The contribution of regulated nuclear transport to male fertility — ASN Events

The contribution of regulated nuclear transport to male fertility (#125)

Kate L Loveland 1 2 , Yoichi Miyamoto 1 , Julia C Young 2 , Gavin Higgins 1 , Arash Arjomand 1 , Chin L Wong 1 , Lynne Mayne 1 , Paul McMenamin 2 , David A Jans 1
  1. Biochemistry and Molecular Biology, Monash University, Melbourne, Australia
  2. Anatomy and Developmental Biology, Monash University, Melbourne, Australia

Regulated nucleocytoplasmic transport is of central importance to the fidelity of tightly regulated gene expression that is required for gametogenesis and adult fertility1 .  Our work has identified many aspects of protein transport between the cytoplasm and nucleus that are modulated throughout spermatogenesis.  We are now working to delineate the physiological importance of key molecules involved in this, with a particular focus on the importins/karyopherins.  Importin α (IMPα) proteins reside predominantly in the cytoplasm and are classically understood to function with an importinβ1 molecule to ferry cargo containing a nuclear localisation signal (NLS) into the nucleus. Non-transport functions for IMPα proteins are emerging; we recently showed that IMPα proteins act within the nucleus to regulate gene transcription. The Serine threonine kinase 35 (Stk35) transcript was singularly upregulated in HeLa cells exposed to cellular stress conditions that provoked IMPα nuclear accumulation2.  Remarkably, we had previously shown that IMPα4 is nuclear in spermatocytes and spermatids3, cells in which STK35 is transcribed.  This presentation will describe discoveries from our three new mouse strains which indicate that IMPα proteins not only selectively deliver essential cargo to the nucleus, but also directly modify cell fate through nuclear actions including transcriptional regulation and driving nuclear remodelling events spermatogenesis.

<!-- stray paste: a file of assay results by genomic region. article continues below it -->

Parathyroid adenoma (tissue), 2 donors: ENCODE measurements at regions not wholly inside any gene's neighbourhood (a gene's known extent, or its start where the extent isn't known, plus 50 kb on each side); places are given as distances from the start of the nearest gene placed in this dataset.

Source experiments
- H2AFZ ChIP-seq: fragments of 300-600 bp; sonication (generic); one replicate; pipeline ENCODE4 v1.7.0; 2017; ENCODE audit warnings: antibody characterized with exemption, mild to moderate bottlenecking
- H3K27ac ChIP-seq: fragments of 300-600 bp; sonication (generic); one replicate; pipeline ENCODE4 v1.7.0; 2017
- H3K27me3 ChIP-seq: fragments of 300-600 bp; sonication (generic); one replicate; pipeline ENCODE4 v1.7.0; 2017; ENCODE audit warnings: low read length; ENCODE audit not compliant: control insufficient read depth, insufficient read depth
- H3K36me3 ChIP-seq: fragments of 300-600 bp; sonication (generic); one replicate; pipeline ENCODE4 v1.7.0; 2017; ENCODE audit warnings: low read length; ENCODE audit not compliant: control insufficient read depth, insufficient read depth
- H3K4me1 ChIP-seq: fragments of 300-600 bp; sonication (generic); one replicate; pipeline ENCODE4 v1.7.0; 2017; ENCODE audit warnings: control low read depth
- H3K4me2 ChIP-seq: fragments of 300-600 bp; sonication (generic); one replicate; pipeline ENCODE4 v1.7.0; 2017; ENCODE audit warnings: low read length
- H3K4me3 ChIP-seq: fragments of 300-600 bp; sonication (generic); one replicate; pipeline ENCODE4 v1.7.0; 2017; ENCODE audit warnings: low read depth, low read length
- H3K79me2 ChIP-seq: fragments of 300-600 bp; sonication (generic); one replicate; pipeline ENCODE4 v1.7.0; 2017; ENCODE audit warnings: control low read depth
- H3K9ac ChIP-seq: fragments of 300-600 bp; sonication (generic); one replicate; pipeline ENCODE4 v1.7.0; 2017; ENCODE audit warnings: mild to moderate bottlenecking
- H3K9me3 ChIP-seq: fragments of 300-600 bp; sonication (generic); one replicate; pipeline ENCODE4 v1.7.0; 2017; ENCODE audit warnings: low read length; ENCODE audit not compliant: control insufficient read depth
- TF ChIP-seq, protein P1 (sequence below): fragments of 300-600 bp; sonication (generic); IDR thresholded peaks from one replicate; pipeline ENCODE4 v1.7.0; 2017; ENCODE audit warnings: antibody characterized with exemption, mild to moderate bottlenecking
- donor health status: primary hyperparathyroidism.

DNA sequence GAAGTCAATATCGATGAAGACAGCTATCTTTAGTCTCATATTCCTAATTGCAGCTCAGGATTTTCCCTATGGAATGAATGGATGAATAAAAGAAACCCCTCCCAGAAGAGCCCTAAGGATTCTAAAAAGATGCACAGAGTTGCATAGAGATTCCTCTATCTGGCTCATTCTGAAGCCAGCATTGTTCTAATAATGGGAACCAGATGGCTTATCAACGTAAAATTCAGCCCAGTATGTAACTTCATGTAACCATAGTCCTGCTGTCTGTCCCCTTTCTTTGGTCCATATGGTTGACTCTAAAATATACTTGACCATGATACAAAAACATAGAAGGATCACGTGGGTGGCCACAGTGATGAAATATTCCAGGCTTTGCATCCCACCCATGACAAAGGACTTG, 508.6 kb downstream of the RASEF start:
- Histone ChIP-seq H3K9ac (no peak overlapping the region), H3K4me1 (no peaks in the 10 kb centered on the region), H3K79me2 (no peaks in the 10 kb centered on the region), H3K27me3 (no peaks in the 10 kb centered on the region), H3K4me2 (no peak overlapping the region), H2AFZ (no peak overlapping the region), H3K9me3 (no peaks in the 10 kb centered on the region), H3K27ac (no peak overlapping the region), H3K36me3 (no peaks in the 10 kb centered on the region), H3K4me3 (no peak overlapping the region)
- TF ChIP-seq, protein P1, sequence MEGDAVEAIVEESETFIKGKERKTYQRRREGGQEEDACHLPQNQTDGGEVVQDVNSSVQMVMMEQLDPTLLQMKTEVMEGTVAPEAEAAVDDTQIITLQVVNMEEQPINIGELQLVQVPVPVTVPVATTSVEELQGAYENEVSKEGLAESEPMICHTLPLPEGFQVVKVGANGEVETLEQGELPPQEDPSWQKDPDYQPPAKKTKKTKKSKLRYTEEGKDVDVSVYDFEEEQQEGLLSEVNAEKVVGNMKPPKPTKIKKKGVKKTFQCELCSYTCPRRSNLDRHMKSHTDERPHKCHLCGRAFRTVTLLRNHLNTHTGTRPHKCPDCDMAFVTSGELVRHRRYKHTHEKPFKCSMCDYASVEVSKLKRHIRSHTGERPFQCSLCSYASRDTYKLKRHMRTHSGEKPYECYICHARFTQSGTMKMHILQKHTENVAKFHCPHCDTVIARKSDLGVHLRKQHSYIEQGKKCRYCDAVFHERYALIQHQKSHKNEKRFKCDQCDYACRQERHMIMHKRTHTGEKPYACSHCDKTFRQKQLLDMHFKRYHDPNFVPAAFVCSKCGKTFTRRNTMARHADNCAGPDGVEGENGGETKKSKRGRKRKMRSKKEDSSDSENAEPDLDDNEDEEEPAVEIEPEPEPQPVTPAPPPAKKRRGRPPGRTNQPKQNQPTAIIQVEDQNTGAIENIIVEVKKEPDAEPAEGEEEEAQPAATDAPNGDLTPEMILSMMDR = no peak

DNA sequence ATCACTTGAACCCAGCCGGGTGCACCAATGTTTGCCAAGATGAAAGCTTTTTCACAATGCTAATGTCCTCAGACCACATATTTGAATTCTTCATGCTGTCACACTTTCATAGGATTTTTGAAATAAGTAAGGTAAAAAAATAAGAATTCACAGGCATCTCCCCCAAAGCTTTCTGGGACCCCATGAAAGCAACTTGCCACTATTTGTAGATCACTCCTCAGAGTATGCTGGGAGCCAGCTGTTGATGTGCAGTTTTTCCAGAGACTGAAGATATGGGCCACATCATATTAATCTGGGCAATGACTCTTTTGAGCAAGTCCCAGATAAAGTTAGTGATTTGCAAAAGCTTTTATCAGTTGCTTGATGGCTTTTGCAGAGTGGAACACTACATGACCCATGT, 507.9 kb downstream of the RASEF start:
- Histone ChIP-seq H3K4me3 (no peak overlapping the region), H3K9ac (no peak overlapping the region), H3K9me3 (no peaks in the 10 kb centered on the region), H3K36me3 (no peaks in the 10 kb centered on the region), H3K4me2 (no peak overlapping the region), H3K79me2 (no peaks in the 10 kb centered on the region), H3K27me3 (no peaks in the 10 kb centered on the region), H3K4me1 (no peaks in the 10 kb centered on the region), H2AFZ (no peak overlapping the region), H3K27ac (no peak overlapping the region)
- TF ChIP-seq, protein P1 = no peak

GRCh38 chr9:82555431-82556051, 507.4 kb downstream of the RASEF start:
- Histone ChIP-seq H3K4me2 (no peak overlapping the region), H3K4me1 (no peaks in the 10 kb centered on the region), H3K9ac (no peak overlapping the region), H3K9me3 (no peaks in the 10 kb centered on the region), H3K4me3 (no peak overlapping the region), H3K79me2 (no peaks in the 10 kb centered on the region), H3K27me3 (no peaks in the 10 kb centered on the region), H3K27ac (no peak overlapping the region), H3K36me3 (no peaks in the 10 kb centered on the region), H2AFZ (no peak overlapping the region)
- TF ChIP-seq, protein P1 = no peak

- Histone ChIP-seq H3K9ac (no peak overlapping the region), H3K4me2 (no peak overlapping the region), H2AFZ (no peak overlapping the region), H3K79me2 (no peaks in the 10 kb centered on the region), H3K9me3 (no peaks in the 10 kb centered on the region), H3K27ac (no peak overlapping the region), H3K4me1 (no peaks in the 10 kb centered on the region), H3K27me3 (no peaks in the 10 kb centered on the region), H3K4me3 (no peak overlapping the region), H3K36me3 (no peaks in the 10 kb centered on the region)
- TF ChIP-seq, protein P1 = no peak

1. Major, A.T, Whiley, P.A.F. and Loveland, K.L. (2011) Expression of nucleocytoplasmic transport machinery: Clues to regulation of spermatogenic development. Biochemica Biophysica Acta, Molecular Cell Research. 1813(9):1668-88.
  2. Yasuda, Y., Miyamoto, Y., Yamashiro, T., Asally, M., Masui, A., Wong, C., Loveland, K.L. and Yoneda, Y. 2011. Nuclear retention of importin α2 coordinates cell fate through changes in gene expression. EMBO Journal 31(1):83-94.
  3. Hogarth, C.A, Jans, D.A, and Loveland, K.L. (2007) Subcellular distribution of importins correlates with germ cell maturation. Dev. Dyn. 236:2311-20.